For someone who deals with dangerous files and websites frequently or even for the general user what is the way to avoid getting infected by spyware/virus permanently?

I am looking to buy a new laptop and the problem mentioned above is what I am worried about. Here is one idea that came to my mind: Use two usbs. One is a live USB to be used as the operating system and another for storage. And I encrypt the harddisk completely before so some malware can't jump there. Or could I install the operating system on my USB? I could have multiple usbs with different operating systems. The priority is to protect the laptop from getting infected by an undetectable/unremovable pegasus kind of malware. Will the bios be secure using this method?

Should I also look for some specific type of hardware when purchasing a laptop? Like a non programmable bios if available?

What do you suggest?

  • The subject of undetectable/unremovable malware is a difficult state to test/measure to be free unless there is some evidence. "How secure" is a question of perception unless there are enough test criteria of the bootable media stored files available to be loaded. Jul 28, 2022 at 23:05

2 Answers 2


Frame change:

There's probably not a hardware solution to every risk of downloading malware regularly.


Virtual Machines (VM). There is still a risk of a VM escape but it's pretty rare. Virtual Machines also let one boot whatever OS they want at will. Throw away or roll back OSes at will after an infection.


  • Disable any hardware passthrough (USB, PCIE, etc)

As for special hardware:

  • Plenty of RAM, both the host OS and the guest have to share.
  • Processor with support virtualization acceleration (Intel VT-x, etc)
  • Plenty of HDD, each OS needs room on the HDD for all it's stuff

It is recommended to keep one's VM software up to date to avoid lingering bugs which might allow a VM escape.

  • 2
    I'd add "disable 3D acceleration and any kind of PCI passthrough" to the list.
    – forest
    Jul 28, 2022 at 23:54

And I encrypt the harddisk completely before so some malware can't jump there.

Your bootloader will still be unencrypted, and disk encryption modes (such as XTS) are malleable, making it possible for malware to intelligently modify the contents of the disk without knowing the key.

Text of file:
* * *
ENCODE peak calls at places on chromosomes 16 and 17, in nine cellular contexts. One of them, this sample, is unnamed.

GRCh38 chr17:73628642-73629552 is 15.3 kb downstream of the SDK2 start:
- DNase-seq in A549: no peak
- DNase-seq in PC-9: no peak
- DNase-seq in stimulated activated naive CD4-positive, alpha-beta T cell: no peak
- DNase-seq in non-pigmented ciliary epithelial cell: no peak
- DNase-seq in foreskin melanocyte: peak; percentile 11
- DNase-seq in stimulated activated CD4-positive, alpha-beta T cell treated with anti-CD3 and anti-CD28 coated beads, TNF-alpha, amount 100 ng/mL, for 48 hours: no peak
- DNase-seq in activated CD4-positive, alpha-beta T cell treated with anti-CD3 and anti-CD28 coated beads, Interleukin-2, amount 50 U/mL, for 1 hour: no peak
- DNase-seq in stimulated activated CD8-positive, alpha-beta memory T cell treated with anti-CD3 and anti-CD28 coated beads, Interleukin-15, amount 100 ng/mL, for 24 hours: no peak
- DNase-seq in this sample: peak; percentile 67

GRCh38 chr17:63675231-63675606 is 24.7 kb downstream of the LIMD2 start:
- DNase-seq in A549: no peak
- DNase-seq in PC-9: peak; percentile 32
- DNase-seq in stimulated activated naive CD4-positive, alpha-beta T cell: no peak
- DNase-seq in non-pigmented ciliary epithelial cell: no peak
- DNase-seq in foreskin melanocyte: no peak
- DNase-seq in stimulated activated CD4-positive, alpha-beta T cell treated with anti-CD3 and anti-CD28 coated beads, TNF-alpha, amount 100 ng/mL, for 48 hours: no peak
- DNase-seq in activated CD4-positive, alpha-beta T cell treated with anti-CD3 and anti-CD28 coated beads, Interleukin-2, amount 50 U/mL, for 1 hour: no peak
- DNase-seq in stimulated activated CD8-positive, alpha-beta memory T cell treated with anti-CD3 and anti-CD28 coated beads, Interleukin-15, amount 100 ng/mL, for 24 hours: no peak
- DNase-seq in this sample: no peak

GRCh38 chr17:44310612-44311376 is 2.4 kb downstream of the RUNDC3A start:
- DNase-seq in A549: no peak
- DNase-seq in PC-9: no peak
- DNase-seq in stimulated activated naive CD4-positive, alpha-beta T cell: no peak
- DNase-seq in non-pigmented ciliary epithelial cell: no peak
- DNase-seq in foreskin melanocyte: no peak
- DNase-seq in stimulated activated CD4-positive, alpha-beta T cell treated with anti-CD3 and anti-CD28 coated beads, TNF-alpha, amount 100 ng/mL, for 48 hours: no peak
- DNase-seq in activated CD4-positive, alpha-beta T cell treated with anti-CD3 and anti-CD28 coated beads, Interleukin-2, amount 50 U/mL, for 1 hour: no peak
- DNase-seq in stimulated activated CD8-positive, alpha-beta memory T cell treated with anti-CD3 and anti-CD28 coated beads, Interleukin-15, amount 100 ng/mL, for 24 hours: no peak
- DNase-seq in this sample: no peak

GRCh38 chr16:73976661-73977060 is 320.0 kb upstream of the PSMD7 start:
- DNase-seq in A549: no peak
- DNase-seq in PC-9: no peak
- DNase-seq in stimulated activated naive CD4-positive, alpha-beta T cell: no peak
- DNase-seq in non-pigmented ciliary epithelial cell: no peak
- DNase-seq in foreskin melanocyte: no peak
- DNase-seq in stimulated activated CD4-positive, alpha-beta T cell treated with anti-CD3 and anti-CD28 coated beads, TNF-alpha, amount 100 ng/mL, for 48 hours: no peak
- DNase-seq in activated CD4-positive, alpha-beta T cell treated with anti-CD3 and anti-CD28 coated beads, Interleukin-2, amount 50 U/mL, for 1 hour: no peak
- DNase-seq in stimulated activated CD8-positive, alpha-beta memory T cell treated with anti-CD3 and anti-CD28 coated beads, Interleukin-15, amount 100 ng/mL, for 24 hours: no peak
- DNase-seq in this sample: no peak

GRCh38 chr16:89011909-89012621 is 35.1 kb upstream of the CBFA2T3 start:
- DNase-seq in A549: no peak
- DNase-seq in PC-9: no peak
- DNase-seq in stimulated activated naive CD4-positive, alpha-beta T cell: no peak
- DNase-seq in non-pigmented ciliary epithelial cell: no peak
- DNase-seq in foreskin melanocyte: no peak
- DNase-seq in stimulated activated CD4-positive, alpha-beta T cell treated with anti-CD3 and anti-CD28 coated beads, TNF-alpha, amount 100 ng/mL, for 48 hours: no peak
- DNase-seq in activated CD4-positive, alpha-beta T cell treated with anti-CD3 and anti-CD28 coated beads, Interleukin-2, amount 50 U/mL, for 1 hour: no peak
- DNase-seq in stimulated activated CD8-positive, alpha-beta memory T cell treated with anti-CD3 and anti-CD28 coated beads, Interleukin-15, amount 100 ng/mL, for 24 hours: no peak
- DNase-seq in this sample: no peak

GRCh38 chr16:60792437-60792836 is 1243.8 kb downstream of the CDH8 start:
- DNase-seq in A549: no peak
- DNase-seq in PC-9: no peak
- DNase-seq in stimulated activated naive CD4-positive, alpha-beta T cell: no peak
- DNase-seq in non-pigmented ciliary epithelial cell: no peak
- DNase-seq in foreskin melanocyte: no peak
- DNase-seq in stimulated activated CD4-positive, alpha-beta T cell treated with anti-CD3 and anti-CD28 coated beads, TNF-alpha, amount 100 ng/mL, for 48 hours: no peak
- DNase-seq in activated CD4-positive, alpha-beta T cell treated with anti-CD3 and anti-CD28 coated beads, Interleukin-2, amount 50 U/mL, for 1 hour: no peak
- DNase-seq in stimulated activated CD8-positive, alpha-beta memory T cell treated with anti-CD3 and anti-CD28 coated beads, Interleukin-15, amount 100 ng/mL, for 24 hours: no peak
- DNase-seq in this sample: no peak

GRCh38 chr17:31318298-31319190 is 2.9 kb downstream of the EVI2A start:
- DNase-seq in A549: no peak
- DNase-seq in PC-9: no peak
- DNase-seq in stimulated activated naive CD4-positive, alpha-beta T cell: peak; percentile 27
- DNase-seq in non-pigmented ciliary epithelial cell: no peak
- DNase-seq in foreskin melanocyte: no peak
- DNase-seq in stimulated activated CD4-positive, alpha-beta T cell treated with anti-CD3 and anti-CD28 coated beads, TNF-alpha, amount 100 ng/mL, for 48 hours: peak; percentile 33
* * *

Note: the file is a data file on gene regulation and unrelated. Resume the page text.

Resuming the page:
Will the bios be secure using this method?

No. Any task running on a computer with superuser (kernel mode) privileges will be able to modify the BIOS if the hardware allows it. Look into CHIPSEC, a firmware security analysis framework. It will give you a lot of information about your system, including whether or not your firmware is writable. Spoiler alert: It probably is (and if not, I'm sure your option ROMs are writable!).

What do you suggest?

Use a computer with Intel BootGuard and don't keep anything on it that you don't want stolen. Simply buying a computer with the feature isn't enough; you must understand the capabilities and limitations of trusted boot technologies. This is a fairly difficult task, so honestly, you're probably better off using a burner computer for your malware analysis jobs. Look into how TPMs can provide integrity as well.

  • 1) You say the bootloader will be unencrypted but can't you simply access boot settings and set a password (encrypt) for the bootloader and it asks you each time you power on your computer?
    – User4857
    Jul 30, 2022 at 7:10
  • Nope. The bootloader is always unencrypted and it has to be. In fact, usually the entire kernel is also unencrypted! You can ask your BIOS to ask for a password, but it only helps with casual security. It's very easy to bypass and does not involve any encryption. Only trusted boot technologies (of which BootGuard is an example) can detect (but not prevent!) tampering, and they're not trivial to use.
    – forest
    Jul 30, 2022 at 7:12
  • 2)Are there any encryption modes beside XTS that are not vulnerable or malleable? 3)When you say that method won't be secure do you mean installing an OS on a USB? But I should not have those problems if I use a live USB right?
    – User4857
    Jul 30, 2022 at 7:14
  • Yes, there are modes that are not malleable. Some encryption software supports integrity, where the cipher is combined with HMAC to detect tampering. However that doesn't really help when your BIOS can just be overwritten. Encryption is useful for confidentiality. You need other tools if you want to ensure software integrity. The only way to do that is with some form of trusted boot. See QubesOS' "Anti-Evil Maid" tool for a relatively easy-to-use example, or the academic STARK/MARK for a more powerful but much harder to use tool. It's not something you can just "turn on" and be secure.
    – forest
    Jul 30, 2022 at 7:15
  • Does Intel boot guard or other similar setups work if I modify the contents of the harddisk? For example if I do a full disk encryption with ubuntu and delete windows and install that? Or another OS like qubes? Or is it independent from the harddisk?
    – User4857
    Jul 30, 2022 at 7:22

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